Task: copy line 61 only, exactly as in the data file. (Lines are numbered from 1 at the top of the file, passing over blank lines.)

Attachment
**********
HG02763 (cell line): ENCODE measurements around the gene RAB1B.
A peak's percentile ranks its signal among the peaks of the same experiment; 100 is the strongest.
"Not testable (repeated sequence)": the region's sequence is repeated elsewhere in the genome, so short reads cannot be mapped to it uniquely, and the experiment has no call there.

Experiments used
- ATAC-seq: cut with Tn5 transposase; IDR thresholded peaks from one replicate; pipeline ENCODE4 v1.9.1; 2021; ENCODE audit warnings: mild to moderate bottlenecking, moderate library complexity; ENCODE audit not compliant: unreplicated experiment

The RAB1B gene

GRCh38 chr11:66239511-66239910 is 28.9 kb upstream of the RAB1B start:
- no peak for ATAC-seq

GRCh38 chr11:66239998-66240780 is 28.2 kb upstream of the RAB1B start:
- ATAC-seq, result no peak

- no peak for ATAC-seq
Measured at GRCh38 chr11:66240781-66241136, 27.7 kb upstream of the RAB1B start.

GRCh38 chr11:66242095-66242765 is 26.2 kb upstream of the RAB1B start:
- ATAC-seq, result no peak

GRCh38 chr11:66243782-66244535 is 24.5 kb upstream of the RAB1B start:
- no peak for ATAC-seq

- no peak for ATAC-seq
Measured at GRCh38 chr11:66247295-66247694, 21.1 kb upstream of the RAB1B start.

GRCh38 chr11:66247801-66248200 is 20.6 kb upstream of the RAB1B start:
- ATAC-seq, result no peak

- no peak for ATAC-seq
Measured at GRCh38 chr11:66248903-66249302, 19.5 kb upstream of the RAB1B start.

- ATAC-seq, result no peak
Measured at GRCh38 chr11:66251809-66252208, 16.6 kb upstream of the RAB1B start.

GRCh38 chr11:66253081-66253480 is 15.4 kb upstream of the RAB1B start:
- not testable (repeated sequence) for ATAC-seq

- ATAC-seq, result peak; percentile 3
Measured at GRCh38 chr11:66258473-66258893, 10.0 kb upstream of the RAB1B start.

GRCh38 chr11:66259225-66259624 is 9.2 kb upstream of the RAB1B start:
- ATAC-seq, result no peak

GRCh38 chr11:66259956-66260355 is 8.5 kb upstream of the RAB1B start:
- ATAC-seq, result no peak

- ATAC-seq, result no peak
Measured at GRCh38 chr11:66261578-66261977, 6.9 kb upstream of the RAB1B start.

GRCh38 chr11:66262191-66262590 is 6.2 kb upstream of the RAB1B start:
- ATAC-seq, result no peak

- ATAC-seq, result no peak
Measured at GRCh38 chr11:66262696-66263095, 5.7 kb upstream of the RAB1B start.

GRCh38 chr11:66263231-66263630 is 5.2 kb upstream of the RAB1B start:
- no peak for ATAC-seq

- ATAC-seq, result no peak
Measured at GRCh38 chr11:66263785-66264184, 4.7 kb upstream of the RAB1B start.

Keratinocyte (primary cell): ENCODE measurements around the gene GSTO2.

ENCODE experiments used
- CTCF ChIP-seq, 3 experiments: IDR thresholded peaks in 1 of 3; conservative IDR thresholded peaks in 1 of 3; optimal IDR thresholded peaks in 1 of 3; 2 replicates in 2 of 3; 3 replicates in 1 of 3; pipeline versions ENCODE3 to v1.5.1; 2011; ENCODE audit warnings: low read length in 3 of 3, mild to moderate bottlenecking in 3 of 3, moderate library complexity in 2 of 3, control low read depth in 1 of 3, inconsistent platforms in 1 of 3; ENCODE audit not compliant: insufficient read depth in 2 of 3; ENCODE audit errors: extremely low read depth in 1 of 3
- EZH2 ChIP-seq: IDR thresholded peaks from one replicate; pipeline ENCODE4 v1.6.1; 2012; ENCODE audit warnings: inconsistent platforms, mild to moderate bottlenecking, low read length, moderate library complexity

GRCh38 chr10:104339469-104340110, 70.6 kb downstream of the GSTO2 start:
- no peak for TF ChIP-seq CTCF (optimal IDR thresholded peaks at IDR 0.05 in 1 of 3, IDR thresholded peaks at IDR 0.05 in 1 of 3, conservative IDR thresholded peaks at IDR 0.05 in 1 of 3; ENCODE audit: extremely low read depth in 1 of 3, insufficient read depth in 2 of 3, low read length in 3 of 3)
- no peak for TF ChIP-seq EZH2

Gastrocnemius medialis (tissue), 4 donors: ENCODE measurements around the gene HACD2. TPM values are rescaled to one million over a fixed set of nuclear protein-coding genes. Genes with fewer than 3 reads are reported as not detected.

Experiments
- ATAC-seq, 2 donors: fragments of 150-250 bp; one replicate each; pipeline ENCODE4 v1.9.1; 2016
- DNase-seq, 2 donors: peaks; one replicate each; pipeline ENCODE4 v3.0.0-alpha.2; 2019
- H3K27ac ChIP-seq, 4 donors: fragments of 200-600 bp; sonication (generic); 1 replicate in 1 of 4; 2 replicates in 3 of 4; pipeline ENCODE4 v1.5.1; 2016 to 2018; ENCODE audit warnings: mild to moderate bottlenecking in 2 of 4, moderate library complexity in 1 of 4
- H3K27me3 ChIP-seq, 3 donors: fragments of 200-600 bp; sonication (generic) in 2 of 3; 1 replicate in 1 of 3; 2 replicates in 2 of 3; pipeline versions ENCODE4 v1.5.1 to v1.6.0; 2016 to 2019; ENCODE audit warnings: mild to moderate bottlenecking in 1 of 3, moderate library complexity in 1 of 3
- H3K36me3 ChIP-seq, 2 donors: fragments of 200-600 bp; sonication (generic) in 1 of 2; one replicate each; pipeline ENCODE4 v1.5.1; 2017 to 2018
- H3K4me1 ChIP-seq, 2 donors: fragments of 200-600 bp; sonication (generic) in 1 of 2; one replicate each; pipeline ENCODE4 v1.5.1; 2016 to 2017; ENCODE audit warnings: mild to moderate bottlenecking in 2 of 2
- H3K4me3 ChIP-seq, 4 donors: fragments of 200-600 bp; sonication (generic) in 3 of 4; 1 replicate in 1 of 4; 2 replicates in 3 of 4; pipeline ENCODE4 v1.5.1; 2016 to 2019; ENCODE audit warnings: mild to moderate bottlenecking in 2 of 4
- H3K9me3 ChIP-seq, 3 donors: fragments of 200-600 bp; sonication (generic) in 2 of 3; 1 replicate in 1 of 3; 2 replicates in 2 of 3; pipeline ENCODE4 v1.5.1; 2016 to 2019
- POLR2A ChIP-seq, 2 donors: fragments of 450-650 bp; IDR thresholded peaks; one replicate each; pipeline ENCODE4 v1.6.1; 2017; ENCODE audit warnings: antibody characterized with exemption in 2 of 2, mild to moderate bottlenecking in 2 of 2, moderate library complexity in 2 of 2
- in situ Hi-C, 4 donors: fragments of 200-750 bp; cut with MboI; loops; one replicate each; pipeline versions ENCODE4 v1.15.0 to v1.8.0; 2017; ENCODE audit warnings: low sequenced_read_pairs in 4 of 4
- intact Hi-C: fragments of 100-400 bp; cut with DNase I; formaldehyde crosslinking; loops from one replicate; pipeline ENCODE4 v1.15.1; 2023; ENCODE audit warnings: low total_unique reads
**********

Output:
- in situ Hi-C, 4 donors: fragments of 200-750 bp; cut with MboI; loops; one replicate each; pipeline versions ENCODE4 v1.15.0 to v1.8.0; 2017; ENCODE audit warnings: low sequenced_read_pairs in 4 of 4